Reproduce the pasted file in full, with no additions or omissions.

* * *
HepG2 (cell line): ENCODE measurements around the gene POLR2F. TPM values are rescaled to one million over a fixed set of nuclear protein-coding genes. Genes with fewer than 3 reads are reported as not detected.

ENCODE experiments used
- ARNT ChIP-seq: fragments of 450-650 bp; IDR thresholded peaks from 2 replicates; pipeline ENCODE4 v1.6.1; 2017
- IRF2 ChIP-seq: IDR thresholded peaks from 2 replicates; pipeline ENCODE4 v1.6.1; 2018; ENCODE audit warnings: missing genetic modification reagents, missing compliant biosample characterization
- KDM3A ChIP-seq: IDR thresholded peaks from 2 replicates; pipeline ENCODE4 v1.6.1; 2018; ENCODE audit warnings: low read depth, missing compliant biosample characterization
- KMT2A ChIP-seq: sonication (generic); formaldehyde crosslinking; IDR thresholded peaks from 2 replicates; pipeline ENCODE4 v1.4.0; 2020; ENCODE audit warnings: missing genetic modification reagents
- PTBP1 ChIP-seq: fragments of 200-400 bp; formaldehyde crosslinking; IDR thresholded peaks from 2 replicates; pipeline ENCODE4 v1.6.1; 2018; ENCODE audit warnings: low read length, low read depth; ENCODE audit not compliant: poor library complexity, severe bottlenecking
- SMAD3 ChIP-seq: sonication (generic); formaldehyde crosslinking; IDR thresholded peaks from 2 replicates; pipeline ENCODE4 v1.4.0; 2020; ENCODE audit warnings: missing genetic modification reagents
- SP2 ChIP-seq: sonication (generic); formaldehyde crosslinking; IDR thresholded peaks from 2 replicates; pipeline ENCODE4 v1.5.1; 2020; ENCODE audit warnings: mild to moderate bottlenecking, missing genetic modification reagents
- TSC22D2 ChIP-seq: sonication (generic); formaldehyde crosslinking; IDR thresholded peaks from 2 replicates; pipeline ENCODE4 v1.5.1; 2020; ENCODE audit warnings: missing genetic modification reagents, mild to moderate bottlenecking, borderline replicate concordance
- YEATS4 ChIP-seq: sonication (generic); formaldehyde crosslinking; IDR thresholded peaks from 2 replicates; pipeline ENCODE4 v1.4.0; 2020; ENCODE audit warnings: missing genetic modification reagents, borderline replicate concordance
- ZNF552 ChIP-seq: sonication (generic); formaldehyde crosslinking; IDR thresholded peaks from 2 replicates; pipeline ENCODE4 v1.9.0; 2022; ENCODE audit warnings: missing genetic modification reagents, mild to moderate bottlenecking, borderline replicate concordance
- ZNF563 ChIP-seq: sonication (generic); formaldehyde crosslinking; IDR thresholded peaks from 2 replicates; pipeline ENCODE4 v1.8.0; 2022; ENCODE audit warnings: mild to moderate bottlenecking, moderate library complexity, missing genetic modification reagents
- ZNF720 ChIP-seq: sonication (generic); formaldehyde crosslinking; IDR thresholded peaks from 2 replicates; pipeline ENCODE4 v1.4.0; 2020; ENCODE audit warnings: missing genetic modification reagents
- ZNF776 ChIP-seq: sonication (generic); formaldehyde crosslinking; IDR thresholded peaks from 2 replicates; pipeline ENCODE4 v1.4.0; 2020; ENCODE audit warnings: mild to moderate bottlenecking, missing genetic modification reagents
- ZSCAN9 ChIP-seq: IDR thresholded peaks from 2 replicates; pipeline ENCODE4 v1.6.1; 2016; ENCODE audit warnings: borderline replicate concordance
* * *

HepG2 (cell line): ENCODE measurements around the gene POLR2F. TPM values are rescaled to one million over a fixed set of nuclear protein-coding genes. Genes with fewer than 3 reads are reported as not detected.

ENCODE experiments used
- ARNT ChIP-seq: fragments of 450-650 bp; IDR thresholded peaks from 2 replicates; pipeline ENCODE4 v1.6.1; 2017
- IRF2 ChIP-seq: IDR thresholded peaks from 2 replicates; pipeline ENCODE4 v1.6.1; 2018; ENCODE audit warnings: missing genetic modification reagents, missing compliant biosample characterization
- KDM3A ChIP-seq: IDR thresholded peaks from 2 replicates; pipeline ENCODE4 v1.6.1; 2018; ENCODE audit warnings: low read depth, missing compliant biosample characterization
- KMT2A ChIP-seq: sonication (generic); formaldehyde crosslinking; IDR thresholded peaks from 2 replicates; pipeline ENCODE4 v1.4.0; 2020; ENCODE audit warnings: missing genetic modification reagents
- PTBP1 ChIP-seq: fragments of 200-400 bp; formaldehyde crosslinking; IDR thresholded peaks from 2 replicates; pipeline ENCODE4 v1.6.1; 2018; ENCODE audit warnings: low read length, low read depth; ENCODE audit not compliant: poor library complexity, severe bottlenecking
- SMAD3 ChIP-seq: sonication (generic); formaldehyde crosslinking; IDR thresholded peaks from 2 replicates; pipeline ENCODE4 v1.4.0; 2020; ENCODE audit warnings: missing genetic modification reagents
- SP2 ChIP-seq: sonication (generic); formaldehyde crosslinking; IDR thresholded peaks from 2 replicates; pipeline ENCODE4 v1.5.1; 2020; ENCODE audit warnings: mild to moderate bottlenecking, missing genetic modification reagents
- TSC22D2 ChIP-seq: sonication (generic); formaldehyde crosslinking; IDR thresholded peaks from 2 replicates; pipeline ENCODE4 v1.5.1; 2020; ENCODE audit warnings: missing genetic modification reagents, mild to moderate bottlenecking, borderline replicate concordance
- YEATS4 ChIP-seq: sonication (generic); formaldehyde crosslinking; IDR thresholded peaks from 2 replicates; pipeline ENCODE4 v1.4.0; 2020; ENCODE audit warnings: missing genetic modification reagents, borderline replicate concordance
- ZNF552 ChIP-seq: sonication (generic); formaldehyde crosslinking; IDR thresholded peaks from 2 replicates; pipeline ENCODE4 v1.9.0; 2022; ENCODE audit warnings: missing genetic modification reagents, mild to moderate bottlenecking, borderline replicate concordance
- ZNF563 ChIP-seq: sonication (generic); formaldehyde crosslinking; IDR thresholded peaks from 2 replicates; pipeline ENCODE4 v1.8.0; 2022; ENCODE audit warnings: mild to moderate bottlenecking, moderate library complexity, missing genetic modification reagents
- ZNF720 ChIP-seq: sonication (generic); formaldehyde crosslinking; IDR thresholded peaks from 2 replicates; pipeline ENCODE4 v1.4.0; 2020; ENCODE audit warnings: missing genetic modification reagents
- ZNF776 ChIP-seq: sonication (generic); formaldehyde crosslinking; IDR thresholded peaks from 2 replicates; pipeline ENCODE4 v1.4.0; 2020; ENCODE audit warnings: mild to moderate bottlenecking, missing genetic modification reagents
- ZSCAN9 ChIP-seq: IDR thresholded peaks from 2 replicates; pipeline ENCODE4 v1.6.1; 2016; ENCODE audit warnings: borderline replicate concordance